Do I need progesterone?

by Jess K
(Missouri, USA)

I am recovering from hypothyroidism (Hashimoto's) and my DO suggested I take 20mg topical progesterone a day. I am on Armour along with Vit. D, B, selenium, a multi and cinnamon.

My question is, can someone explain what about my hormone panel is wrong and why I need it? No one seems to want to answer me. :( Also, will taking Progesterone now effect my body when I'm trying to conceive in a few years? Thanks!

Labs with ranges in bold below, taken on DAY 1 of cycle:

Estradiol - 31
Range Foll- 11-165; Luteal- 33-196

DHEA - pending

Prog- 0.6
Range Foll- 0.2-1.4; Luteal- 4.4-28

Test: 26 Range 11-59
SHBG: 108 Range 30-135

Total test- 5.2 Range 2.2-20.6

Test. LC-MS bioavailable ref int
Test free- 1.9 Range 0.8-7.4

What is the ratio for E2 dominance? Is there one like there is a ration for RT3?

Comments for Do I need progesterone?

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May 11, 2011
Do I need progesterone?
by: Wray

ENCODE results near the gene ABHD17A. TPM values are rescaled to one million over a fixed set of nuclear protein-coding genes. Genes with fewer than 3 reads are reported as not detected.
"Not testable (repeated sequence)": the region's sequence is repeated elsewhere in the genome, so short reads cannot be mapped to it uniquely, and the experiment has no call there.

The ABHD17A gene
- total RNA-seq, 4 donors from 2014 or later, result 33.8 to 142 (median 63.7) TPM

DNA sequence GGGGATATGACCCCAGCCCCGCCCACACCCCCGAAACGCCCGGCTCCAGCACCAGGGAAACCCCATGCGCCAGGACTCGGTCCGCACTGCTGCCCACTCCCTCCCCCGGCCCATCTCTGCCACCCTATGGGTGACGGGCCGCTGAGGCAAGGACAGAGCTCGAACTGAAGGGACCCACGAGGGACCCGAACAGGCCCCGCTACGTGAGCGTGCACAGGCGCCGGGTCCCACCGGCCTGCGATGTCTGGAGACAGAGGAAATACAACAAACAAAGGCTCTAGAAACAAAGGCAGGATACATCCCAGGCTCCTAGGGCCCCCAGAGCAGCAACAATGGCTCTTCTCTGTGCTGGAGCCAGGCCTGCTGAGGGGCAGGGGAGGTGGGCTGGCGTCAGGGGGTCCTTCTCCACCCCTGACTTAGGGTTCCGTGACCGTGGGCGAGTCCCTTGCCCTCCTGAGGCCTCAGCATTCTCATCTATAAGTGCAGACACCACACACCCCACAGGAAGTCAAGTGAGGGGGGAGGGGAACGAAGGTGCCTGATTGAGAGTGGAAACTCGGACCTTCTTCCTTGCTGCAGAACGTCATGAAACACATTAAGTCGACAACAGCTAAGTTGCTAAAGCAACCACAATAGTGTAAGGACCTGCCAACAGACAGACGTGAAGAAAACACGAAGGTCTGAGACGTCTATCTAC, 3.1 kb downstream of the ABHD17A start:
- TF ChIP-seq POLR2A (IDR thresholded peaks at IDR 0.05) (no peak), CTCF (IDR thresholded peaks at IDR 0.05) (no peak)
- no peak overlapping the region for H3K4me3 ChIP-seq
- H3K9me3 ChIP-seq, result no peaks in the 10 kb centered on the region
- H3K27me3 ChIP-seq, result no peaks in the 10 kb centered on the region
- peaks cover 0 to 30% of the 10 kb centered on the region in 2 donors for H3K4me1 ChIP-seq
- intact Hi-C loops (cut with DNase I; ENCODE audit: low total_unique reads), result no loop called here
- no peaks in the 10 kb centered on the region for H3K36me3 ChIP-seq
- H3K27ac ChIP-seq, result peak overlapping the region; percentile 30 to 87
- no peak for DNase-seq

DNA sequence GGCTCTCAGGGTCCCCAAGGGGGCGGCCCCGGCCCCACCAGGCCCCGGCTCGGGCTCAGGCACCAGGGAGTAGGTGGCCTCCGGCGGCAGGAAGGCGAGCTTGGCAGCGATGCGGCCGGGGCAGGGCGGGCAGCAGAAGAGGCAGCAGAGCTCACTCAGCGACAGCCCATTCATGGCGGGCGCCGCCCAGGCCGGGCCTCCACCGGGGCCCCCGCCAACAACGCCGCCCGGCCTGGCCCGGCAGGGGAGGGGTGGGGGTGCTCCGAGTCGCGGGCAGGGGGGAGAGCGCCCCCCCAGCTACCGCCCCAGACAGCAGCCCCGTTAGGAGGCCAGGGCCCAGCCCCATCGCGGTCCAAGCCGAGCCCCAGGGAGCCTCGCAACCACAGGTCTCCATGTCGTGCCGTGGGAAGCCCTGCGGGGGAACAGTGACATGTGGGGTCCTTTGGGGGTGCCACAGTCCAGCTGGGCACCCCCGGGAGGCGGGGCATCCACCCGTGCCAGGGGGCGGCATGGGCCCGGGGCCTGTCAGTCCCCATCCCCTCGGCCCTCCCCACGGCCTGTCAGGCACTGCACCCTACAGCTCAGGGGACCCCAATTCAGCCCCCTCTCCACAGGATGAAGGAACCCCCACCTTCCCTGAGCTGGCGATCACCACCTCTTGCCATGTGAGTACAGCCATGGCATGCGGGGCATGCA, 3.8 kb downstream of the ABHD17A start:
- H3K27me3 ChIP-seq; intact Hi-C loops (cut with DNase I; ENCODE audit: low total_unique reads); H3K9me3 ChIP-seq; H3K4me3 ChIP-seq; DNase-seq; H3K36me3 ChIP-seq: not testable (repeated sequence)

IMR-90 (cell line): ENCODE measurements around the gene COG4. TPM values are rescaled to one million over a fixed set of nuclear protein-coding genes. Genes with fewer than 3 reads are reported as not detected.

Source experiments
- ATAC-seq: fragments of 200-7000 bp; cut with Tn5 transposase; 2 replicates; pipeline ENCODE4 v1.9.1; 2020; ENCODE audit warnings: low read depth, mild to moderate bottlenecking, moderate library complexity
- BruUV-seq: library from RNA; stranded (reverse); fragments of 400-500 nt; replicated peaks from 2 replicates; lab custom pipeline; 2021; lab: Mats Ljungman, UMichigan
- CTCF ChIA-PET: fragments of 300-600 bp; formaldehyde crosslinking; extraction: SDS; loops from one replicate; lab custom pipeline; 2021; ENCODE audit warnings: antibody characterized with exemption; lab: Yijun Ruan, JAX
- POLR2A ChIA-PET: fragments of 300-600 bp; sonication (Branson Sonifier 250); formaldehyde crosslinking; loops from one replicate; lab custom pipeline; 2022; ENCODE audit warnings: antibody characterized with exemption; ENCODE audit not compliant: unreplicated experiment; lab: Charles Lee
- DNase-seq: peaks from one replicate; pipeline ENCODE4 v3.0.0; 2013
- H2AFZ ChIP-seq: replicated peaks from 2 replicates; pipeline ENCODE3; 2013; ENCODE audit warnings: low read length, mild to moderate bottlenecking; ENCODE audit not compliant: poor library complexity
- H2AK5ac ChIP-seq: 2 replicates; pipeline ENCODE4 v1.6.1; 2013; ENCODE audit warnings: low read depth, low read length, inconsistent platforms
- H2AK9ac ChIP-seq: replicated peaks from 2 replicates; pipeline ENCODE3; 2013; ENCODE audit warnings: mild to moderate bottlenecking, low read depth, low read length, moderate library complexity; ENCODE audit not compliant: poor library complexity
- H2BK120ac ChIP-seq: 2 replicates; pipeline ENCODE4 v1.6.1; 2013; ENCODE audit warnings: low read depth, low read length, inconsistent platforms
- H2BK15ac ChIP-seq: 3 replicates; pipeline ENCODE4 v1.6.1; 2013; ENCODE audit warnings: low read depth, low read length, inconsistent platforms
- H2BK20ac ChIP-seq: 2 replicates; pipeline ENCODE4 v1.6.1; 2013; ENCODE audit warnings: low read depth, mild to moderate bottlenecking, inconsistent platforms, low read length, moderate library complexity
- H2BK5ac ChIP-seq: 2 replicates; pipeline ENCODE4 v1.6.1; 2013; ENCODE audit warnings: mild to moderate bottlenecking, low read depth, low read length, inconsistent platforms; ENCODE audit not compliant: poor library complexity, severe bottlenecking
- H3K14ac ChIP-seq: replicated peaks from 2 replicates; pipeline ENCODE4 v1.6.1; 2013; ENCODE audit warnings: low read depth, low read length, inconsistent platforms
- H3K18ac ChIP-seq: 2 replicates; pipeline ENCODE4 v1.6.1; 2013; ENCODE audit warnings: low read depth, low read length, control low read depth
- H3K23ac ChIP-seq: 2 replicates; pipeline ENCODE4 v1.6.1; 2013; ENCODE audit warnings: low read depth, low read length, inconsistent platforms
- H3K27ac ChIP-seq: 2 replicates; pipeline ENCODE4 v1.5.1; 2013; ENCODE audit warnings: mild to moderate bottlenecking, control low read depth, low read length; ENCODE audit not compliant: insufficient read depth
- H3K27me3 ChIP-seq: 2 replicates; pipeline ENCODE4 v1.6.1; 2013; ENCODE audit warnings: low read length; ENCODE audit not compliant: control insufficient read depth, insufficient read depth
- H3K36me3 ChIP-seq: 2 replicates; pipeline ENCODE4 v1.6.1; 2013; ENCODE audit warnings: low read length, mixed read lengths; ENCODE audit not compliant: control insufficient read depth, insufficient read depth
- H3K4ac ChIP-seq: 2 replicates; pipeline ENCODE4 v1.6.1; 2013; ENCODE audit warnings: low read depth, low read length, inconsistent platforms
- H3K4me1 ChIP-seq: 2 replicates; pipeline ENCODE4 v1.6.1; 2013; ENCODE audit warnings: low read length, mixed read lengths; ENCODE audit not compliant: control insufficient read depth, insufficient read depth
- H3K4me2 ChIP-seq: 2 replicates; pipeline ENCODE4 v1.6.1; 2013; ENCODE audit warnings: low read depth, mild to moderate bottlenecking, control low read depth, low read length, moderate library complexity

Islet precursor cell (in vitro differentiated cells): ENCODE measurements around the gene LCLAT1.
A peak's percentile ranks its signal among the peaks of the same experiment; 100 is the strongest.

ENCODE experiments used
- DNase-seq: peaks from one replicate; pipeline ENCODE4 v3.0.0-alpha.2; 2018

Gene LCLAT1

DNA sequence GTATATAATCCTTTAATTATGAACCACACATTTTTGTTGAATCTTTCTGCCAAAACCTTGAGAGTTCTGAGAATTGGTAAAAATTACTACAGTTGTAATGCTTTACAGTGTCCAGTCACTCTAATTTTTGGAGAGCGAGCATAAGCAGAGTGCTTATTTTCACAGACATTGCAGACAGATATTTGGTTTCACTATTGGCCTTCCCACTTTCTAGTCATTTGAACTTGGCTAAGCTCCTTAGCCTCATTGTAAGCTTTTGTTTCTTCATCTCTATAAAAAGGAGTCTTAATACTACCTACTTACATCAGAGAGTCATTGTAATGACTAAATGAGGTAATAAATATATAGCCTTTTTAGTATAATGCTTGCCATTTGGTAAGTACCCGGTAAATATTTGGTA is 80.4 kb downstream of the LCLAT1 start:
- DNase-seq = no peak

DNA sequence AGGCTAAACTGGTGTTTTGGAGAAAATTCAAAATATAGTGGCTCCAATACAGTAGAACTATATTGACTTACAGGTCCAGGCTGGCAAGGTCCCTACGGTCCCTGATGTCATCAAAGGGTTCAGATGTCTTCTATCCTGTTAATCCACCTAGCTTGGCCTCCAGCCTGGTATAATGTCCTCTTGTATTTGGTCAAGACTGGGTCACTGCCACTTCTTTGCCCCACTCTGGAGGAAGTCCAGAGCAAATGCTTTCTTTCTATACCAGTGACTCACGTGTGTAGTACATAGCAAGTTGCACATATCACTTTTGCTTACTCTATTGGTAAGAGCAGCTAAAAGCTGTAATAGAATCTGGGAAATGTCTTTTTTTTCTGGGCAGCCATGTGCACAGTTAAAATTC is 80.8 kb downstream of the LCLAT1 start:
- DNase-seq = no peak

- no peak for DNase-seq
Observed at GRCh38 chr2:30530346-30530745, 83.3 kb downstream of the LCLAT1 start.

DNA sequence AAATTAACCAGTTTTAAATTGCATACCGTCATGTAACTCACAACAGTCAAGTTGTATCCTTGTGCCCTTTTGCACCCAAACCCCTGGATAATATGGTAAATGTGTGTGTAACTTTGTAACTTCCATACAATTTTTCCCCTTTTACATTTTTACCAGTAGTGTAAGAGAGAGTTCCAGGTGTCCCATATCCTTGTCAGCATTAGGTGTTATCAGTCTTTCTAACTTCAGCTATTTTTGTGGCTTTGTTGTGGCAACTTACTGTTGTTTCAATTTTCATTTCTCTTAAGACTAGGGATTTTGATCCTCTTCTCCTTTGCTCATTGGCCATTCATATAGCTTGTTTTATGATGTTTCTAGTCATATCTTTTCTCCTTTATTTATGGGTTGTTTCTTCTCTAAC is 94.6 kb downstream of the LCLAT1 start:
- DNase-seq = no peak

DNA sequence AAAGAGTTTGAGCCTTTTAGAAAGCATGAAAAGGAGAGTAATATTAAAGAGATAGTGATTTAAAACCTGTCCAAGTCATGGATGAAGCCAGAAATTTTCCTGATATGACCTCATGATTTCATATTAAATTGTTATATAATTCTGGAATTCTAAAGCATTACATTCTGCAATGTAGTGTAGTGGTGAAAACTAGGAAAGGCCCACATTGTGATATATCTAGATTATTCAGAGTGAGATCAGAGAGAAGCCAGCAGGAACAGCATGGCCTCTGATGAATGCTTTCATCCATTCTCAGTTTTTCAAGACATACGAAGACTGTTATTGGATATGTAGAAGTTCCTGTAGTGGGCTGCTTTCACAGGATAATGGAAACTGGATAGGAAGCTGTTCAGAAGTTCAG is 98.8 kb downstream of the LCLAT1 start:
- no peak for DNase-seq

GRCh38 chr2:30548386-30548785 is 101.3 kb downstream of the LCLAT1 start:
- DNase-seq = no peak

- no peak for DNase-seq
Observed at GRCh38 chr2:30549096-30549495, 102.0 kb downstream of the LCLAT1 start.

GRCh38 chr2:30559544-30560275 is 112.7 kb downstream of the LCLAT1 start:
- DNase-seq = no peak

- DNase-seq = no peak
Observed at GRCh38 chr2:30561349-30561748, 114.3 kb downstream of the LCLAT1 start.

Hi Jess There is little point in taking a test for progesterone on day 1 of your cycle. It must be taken ±7 days after ovulation or before bleeding. Progesterone peaks mid-luteal phase. Your progesterone level should be low on day 1, as it's been taken during the follicular phase. As you can see from your results, it's only 0.6, which falls within the range. Whereas if it had been taken in the luteal phase, it should register between 4.4-28, as in the range you've given. Your ratio of progesterone to oestrogen, is 19.4:1 which is meaningless. The progesterone must be taken mid-luteal phase. I can only assume you were told to use progesterone because they saw this low reading. Thyroid problems are often caused by a lack of vitamin D, so I'm pleased he's suggested you take it. The minimum dose should be 5000iu's per day, and the blood level should register between 70-100ng/ml. For more info see the Vitamin D council and GrassrootsHealth websites. A lack of vitamin D is found in all autoimmune diseases, see here, here and here. Dendritic cells are implicated in the initiation of autoimmune diseases, vitamin D inhibits their production, see here. Progesterone also inhibits dendritic cells, whereas oestradiol increases them, see here. In all the autoimmune diseases I've looked at, a high level of oestrogen is observed and low progesterone. Or the ratio of the two hormones is skewed. Oxidative stress is prevalent in autoimmune diseases too, usually as a result of low vitamin D. High prolactin is implicated too, see here. Oestrogen stimulates prolactin production too, see here. Excess prolactin suppresses dopamine, the converse is true. The precursor to dopamine is the amino acid tyrosine, if there is a lack of this amino or protein in the diet, dopamine drops and prolactin rises. Tyrosine is also the precursor to the two thyroid hormones T3 and T4. It's also the precursor to the two stress hormones adrenaline and noradrenaline, so demands on tyrosine are very high. Take care Wray

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